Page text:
21st Jun 2012
My Three Favourite…Secret Reads
I don’t know about you, but I have a fair few books on my shelves that I don’t read in public. And it’s not always because I’m embarrassed to be seen reading something that has a particularly saucy or suggestive cover. Some books are better being read during those rare moments of quiet alone time rather than during the busy commute to work.
Of those books, here are my three favourite:
I first read this saucy semi-autobiographical novel about ten years ago when I was in sixth form college. It had been passed around from one group of girls to another dubbed as ‘excellent holiday reading’ for a girls holidays. I didn’t go on a girls’ holiday, so I have no idea how this book ended up in my hands. I read it on my family caravanning holiday instead. I was young and naïve and I had absolutely no idea what this book was about when it came my way. As it turns out, it did make excellent holiday reading.
The story is narrated by café waitress and aspiring novelist ‘Nikki’ (known as ‘Coco’ to her friends) who quickly falls for the mysterious Tian Tian – a reclusive artist who suggests that Coco give up her waitressing job and invites her to live with him so she can work full-time on her novel. Tian Tian’s constant depressive state, drug-dependence and impotence weigh heavily on their relationship.
Then Coco meets a devastatingly attractive (and married) western businessman, Mark, with whom she begins a (very physical) affair with. Torn between Tian Tian and Mark and plagued with feelings of guilt and betrayal Coco has to sort out her relationships and figure out who she really is and what she really wants. Oh, and she still has to find the time to finish writing her novel.
The story is super raunchy in places, but it’s also beautifully written. There’s nothing overly explicit here but it was banned in China shortly after its publication and in places, copies were publicly burned.
Okay, so I’d be lying if I said I didn’t have a huge girl-crush on the screenwriter of the Oscar-winning Juno, but crushing aside her memoir tells the story of Cody – a bored twenty-something copy typist – who, on a whim, takes to the stripping stage. Lured by an Amateur Night advertisement in the window of Minneapolis’ strip club The Skyway Lounge, Cody decides to ditch her 24-year-old, well-respected image, don some killer heels and lose the clothes.
Her amateur striptease gives her such a rush in and amongst the mundane office existence that she goes back for more. And so begins her journey into the underground world of strippers, stripping, peep shows and sex lines. What starts as a way of ‘shaking things up’ turns into a totally different way of life for Cody, as her new hobby turns into her full time career.
It’s a weirdly fascinating read made all the more enjoyable by Cody’s sense of humour – sharp wit and wry, frank descriptions of the glamorous and the gruesome as she ascends the stripping hierarchy from back-alley strip clubs, to multi-level sex palaces offering free hotdogs with every dance (no, really). An honest and witty account of what really goes on behind those blacked out windows.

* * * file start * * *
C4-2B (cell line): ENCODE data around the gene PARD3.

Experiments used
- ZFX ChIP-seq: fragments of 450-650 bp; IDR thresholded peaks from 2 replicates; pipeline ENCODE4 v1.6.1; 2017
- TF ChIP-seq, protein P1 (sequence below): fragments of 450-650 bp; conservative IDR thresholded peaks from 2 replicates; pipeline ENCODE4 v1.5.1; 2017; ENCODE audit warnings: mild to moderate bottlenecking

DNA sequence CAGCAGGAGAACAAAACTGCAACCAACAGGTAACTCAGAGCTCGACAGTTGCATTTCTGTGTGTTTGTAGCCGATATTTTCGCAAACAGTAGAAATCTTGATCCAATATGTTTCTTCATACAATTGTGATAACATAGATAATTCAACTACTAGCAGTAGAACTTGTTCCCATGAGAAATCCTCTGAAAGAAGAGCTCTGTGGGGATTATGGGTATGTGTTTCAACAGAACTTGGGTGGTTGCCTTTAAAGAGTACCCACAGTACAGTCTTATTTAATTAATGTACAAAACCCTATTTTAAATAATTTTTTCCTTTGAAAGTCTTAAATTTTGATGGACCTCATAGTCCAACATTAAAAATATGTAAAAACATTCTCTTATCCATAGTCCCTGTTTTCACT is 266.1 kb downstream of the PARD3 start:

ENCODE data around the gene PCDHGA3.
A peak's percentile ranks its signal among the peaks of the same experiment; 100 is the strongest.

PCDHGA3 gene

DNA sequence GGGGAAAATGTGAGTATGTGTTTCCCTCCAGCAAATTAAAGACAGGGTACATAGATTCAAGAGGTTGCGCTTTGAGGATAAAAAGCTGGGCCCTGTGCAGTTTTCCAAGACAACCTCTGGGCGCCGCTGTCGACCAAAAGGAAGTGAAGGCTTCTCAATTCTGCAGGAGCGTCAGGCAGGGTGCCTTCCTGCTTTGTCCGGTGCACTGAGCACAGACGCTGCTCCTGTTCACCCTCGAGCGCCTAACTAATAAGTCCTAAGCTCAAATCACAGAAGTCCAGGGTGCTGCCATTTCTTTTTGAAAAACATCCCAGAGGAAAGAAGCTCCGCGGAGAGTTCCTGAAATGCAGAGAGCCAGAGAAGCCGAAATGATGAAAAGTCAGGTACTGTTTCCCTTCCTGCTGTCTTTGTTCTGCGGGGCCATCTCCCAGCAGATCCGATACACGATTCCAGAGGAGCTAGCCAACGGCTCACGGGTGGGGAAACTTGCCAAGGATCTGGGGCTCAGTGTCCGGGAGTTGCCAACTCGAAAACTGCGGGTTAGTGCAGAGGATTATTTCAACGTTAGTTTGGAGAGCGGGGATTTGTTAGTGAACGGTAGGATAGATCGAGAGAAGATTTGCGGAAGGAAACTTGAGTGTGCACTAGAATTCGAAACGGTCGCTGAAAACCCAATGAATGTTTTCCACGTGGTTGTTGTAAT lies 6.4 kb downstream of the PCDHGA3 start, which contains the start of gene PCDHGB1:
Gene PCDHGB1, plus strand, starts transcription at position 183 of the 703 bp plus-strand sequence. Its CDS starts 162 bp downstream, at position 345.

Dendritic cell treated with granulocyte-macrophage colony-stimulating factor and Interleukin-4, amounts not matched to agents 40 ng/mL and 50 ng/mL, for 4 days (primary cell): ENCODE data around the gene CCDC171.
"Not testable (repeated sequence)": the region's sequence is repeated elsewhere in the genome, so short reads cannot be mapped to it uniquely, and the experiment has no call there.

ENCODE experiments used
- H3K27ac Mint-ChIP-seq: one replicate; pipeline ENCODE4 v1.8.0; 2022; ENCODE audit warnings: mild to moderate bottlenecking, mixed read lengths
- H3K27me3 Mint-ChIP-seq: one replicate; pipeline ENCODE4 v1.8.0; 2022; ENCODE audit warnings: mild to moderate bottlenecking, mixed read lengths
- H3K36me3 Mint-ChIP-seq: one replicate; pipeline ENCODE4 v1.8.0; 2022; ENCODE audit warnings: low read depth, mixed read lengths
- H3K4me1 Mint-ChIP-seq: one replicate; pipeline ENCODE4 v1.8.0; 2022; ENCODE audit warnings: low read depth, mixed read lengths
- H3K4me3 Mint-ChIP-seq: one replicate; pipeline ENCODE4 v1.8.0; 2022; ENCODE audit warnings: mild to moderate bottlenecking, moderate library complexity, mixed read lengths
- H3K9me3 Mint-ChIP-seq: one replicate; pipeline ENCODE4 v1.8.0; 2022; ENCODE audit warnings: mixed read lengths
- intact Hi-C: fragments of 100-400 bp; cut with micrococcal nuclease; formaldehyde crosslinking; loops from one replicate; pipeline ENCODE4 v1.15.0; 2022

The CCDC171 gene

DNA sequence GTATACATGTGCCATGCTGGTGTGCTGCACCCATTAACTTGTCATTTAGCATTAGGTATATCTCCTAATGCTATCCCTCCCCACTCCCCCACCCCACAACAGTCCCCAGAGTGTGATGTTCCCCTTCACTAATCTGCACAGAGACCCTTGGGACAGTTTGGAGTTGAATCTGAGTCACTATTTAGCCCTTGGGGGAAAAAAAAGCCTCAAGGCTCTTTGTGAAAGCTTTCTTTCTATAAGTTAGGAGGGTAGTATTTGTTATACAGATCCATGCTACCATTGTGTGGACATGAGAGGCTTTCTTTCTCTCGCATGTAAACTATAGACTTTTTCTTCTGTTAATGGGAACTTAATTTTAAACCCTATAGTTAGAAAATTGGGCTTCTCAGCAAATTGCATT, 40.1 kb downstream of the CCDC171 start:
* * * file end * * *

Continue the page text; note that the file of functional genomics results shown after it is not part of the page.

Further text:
This is actually two books in one – the first half of the book is an exploration into the history of modern American Burlesque, flip the book over and the second half is a vampish take on the art of the fetish according to Dita Von Teese. It’s a photographic book (but probably not one you’d leave on your coffee table) so it makes for a relatively short read.
That’s not to say the words are merely an addition to the photographs. The writing style here is that of a true temptress – a voice that is both charming and intriguing as Dita takes us on a journey from her very first bra fitting all the way to that cocktail glass dance. Between the text and the pictures are the occasional framed asides which range from: “Dita’s Vintage Manicure Tip” to “The World’s Top Fetish Parties”.
Needless to say, this is a book I hide in a wardrobe whenever my parents come to stay – one look at the cover (or even just reading the title on the spine) is sure to raise an eyebrow (or two).
Interestingly enough, a quick scan on Google or Amazon will bring up a fair few requests for this book in e-format. With this in mind, it’s worth considering: are the sales of erotic/controversial fiction bound to rise (excuse the pun) now that we have digital readers to mask the covers? No more red faces at the cash desk in Waterstones, no more of those embarrassing “You Might Also Enjoy…” emails that are based on your recent purchases from Amazon popping up at work.
What do you think? Will e-readers provide us with privacy for our dirty little secret reads? Or will we just continue to hide these books in the wardrobe?